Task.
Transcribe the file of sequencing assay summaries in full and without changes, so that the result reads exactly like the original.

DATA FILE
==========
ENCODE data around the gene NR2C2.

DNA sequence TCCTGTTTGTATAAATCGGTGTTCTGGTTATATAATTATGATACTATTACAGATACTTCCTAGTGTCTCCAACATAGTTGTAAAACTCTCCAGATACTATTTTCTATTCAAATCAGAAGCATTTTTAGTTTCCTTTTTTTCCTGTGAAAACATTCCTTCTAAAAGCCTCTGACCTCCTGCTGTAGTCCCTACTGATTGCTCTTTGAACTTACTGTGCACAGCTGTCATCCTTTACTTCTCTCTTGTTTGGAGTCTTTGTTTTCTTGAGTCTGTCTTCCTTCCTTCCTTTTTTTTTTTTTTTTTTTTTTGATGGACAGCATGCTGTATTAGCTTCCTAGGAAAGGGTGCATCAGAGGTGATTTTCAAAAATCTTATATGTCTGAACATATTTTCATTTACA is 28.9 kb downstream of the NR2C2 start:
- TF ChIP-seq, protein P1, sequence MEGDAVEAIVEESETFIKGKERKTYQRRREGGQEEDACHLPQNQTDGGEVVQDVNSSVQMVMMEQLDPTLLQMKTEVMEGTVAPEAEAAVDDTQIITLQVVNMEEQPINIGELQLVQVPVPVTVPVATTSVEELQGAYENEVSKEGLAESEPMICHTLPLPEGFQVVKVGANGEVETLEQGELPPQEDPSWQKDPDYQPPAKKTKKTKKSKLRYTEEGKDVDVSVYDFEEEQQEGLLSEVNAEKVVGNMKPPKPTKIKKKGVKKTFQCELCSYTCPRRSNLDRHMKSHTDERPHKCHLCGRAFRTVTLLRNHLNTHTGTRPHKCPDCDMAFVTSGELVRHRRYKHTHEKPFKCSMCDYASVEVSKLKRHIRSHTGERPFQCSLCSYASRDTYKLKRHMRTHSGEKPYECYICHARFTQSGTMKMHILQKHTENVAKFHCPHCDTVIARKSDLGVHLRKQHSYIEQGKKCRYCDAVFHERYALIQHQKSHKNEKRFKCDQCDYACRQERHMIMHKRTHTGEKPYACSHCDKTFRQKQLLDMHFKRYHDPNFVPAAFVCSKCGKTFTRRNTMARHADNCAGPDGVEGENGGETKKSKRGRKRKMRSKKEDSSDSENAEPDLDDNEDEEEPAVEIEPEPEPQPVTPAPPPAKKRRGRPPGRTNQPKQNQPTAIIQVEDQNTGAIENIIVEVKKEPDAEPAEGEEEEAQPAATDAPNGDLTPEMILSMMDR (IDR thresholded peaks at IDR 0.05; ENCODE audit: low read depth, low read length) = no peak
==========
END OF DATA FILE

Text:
ENCODE data around the gene NR2C2.

DNA sequence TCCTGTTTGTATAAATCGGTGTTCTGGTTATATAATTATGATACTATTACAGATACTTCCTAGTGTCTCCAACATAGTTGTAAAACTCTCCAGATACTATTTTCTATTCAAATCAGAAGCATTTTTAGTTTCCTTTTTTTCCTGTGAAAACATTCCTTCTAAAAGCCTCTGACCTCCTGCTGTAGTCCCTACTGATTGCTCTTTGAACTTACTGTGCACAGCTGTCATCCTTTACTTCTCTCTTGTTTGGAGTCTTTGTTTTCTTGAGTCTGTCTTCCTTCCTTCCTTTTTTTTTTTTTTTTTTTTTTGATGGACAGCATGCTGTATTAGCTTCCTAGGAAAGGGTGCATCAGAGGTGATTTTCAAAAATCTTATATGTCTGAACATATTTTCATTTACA is 28.9 kb downstream of the NR2C2 start:
- TF ChIP-seq, protein P1, sequence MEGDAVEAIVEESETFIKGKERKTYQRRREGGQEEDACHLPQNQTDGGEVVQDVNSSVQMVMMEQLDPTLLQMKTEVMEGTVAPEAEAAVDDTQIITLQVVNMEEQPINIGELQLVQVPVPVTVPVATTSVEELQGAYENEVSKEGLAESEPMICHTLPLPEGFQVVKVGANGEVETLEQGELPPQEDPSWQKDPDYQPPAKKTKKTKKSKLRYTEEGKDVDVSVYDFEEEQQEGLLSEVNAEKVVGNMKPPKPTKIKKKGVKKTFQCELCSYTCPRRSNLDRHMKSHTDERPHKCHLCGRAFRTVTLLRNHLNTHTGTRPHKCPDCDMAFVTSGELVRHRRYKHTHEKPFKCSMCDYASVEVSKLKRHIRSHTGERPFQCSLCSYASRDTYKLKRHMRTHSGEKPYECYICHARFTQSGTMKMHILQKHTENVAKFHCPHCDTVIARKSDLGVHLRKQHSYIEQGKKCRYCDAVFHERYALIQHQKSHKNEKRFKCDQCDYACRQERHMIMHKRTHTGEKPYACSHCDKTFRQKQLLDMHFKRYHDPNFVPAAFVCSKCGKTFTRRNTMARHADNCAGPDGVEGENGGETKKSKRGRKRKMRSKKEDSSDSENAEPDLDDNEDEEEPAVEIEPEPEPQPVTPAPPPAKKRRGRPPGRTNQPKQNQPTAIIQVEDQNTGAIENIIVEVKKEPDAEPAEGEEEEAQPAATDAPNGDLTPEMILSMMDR (IDR thresholded peaks at IDR 0.05; ENCODE audit: low read depth, low read length) = no peak